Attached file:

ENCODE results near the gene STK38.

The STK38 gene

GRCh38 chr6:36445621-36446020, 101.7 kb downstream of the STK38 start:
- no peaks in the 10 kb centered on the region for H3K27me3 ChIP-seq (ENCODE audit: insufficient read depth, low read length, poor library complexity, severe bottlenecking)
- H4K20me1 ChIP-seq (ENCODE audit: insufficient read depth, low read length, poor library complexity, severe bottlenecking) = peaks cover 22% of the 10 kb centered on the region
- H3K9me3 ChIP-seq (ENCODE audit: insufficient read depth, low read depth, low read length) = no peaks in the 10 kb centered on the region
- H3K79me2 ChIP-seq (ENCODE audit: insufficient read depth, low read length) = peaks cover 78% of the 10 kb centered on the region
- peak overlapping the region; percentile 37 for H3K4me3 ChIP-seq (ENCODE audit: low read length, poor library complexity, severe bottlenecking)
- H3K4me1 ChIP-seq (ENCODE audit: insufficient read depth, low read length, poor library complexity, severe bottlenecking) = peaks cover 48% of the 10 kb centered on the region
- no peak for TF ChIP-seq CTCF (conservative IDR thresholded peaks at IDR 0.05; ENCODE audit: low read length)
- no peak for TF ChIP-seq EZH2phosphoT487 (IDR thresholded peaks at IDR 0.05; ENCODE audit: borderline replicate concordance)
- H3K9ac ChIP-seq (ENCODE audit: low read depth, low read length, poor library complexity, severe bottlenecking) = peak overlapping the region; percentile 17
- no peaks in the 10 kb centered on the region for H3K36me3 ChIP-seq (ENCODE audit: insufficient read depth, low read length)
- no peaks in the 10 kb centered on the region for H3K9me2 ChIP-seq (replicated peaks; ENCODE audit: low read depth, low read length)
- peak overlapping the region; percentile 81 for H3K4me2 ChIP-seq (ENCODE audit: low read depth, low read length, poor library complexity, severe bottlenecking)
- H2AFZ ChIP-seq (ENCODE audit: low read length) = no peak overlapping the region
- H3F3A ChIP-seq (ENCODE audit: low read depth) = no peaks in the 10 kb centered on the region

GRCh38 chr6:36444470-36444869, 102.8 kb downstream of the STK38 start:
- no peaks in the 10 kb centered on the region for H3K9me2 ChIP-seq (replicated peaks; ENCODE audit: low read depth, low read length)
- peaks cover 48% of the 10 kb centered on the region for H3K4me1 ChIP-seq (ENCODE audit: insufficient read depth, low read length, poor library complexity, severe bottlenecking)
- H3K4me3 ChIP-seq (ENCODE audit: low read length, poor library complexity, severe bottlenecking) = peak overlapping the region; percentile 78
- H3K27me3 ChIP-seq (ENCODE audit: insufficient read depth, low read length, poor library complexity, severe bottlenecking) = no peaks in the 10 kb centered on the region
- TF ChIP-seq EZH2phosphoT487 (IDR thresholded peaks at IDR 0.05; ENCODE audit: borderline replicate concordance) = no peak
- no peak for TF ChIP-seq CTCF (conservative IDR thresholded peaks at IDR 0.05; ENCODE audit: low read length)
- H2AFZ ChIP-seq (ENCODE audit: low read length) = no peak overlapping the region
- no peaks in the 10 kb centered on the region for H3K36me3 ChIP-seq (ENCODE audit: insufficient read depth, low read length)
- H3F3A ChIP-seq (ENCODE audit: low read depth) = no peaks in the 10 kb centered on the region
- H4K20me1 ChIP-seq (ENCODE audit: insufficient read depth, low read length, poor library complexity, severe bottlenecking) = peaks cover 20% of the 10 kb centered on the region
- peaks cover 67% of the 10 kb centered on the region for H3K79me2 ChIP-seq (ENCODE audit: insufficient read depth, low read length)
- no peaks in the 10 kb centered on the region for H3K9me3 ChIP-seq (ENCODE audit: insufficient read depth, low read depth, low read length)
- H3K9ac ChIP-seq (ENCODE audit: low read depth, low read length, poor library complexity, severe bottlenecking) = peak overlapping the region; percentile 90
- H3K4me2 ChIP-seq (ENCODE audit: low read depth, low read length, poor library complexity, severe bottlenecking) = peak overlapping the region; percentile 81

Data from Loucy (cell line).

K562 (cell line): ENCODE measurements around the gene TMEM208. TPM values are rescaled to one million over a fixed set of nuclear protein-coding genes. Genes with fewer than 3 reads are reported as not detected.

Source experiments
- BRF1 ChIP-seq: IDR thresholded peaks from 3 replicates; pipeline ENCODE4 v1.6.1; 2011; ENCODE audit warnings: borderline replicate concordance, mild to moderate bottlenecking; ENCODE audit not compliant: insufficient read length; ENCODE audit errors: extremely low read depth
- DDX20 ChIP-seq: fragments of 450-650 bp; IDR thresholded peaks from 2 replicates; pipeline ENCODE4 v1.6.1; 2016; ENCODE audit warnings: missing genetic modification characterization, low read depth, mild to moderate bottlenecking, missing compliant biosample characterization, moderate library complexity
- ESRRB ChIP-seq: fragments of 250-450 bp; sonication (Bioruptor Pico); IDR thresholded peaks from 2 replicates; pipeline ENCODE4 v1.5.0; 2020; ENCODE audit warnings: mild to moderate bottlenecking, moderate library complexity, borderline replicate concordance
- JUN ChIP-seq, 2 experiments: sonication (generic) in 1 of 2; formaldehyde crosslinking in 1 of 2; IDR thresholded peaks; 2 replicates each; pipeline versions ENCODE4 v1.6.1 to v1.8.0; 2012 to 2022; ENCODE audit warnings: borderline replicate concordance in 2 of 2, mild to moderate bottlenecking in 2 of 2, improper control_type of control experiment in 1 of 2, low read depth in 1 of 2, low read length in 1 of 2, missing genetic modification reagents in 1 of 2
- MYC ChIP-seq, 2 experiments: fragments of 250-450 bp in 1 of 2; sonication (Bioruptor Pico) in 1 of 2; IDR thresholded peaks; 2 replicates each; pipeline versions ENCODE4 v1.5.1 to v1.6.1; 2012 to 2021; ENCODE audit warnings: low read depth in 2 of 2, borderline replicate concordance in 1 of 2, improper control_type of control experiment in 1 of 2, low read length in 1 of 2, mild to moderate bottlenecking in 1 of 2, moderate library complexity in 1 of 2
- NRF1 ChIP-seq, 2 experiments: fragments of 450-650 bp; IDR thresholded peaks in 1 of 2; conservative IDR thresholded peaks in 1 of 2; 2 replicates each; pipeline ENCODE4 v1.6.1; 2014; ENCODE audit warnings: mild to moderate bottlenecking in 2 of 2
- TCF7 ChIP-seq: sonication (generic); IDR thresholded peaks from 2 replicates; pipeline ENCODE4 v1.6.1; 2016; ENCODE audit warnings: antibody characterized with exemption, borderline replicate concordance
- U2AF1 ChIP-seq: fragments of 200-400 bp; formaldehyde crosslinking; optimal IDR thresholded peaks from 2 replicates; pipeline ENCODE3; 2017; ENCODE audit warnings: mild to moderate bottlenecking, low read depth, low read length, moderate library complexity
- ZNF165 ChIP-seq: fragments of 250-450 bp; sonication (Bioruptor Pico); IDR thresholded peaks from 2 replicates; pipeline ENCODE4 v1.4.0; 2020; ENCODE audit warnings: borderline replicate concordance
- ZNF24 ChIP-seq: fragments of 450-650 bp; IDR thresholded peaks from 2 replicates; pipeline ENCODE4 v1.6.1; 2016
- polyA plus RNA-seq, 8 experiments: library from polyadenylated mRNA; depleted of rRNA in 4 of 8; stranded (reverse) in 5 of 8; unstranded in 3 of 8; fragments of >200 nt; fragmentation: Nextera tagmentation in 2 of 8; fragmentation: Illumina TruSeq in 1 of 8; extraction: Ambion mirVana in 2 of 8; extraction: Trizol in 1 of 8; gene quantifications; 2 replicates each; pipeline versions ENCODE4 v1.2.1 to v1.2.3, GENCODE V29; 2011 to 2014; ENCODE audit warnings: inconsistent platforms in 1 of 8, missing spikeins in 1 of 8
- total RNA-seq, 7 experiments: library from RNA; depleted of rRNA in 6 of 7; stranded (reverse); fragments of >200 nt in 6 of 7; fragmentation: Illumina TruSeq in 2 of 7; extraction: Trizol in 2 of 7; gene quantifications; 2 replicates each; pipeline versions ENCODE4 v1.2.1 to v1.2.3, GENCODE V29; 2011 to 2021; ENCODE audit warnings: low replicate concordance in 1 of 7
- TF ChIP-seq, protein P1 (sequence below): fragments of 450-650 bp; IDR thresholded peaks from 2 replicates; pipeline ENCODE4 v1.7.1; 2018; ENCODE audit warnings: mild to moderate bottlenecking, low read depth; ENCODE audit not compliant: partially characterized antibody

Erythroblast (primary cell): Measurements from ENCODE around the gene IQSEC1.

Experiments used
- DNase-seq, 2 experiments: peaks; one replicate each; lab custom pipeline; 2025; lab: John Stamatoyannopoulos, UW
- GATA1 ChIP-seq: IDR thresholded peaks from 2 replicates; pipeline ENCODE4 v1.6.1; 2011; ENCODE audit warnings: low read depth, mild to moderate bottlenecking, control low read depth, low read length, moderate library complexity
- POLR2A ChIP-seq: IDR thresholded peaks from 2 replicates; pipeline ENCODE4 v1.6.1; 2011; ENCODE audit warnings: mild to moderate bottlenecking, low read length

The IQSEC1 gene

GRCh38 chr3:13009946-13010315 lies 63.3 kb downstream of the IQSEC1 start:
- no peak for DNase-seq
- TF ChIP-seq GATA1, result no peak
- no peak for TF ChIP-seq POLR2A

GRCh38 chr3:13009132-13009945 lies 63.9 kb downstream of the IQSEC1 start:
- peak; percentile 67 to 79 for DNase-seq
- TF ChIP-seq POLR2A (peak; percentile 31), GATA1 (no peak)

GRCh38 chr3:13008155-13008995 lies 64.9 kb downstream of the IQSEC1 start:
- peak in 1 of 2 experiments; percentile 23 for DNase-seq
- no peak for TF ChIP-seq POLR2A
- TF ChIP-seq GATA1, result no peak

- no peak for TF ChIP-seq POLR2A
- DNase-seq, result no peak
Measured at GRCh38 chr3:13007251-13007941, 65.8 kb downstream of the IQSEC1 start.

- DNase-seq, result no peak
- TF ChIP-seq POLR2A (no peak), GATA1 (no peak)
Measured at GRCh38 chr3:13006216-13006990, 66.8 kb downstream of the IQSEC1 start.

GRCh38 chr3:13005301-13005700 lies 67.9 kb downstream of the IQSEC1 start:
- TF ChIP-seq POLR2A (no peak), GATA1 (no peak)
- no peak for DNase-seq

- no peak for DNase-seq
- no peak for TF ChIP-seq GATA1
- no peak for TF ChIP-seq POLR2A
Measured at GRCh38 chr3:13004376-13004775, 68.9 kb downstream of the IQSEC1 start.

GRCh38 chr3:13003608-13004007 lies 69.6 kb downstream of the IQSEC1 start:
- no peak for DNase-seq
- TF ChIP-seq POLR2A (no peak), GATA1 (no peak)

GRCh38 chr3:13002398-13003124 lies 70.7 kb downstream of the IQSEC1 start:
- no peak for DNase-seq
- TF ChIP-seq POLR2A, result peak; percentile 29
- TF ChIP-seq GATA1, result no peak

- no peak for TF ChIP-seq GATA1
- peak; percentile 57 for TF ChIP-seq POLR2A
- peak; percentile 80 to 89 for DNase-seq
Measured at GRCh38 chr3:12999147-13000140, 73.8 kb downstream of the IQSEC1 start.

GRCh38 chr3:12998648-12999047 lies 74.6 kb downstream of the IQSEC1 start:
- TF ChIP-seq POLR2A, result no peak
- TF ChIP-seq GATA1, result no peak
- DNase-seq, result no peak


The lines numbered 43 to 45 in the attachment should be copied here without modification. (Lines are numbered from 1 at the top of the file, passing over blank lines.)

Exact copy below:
- U2AF1 ChIP-seq: fragments of 200-400 bp; formaldehyde crosslinking; optimal IDR thresholded peaks from 2 replicates; pipeline ENCODE3; 2017; ENCODE audit warnings: mild to moderate bottlenecking, low read depth, low read length, moderate library complexity
- ZNF165 ChIP-seq: fragments of 250-450 bp; sonication (Bioruptor Pico); IDR thresholded peaks from 2 replicates; pipeline ENCODE4 v1.4.0; 2020; ENCODE audit warnings: borderline replicate concordance
- ZNF24 ChIP-seq: fragments of 450-650 bp; IDR thresholded peaks from 2 replicates; pipeline ENCODE4 v1.6.1; 2016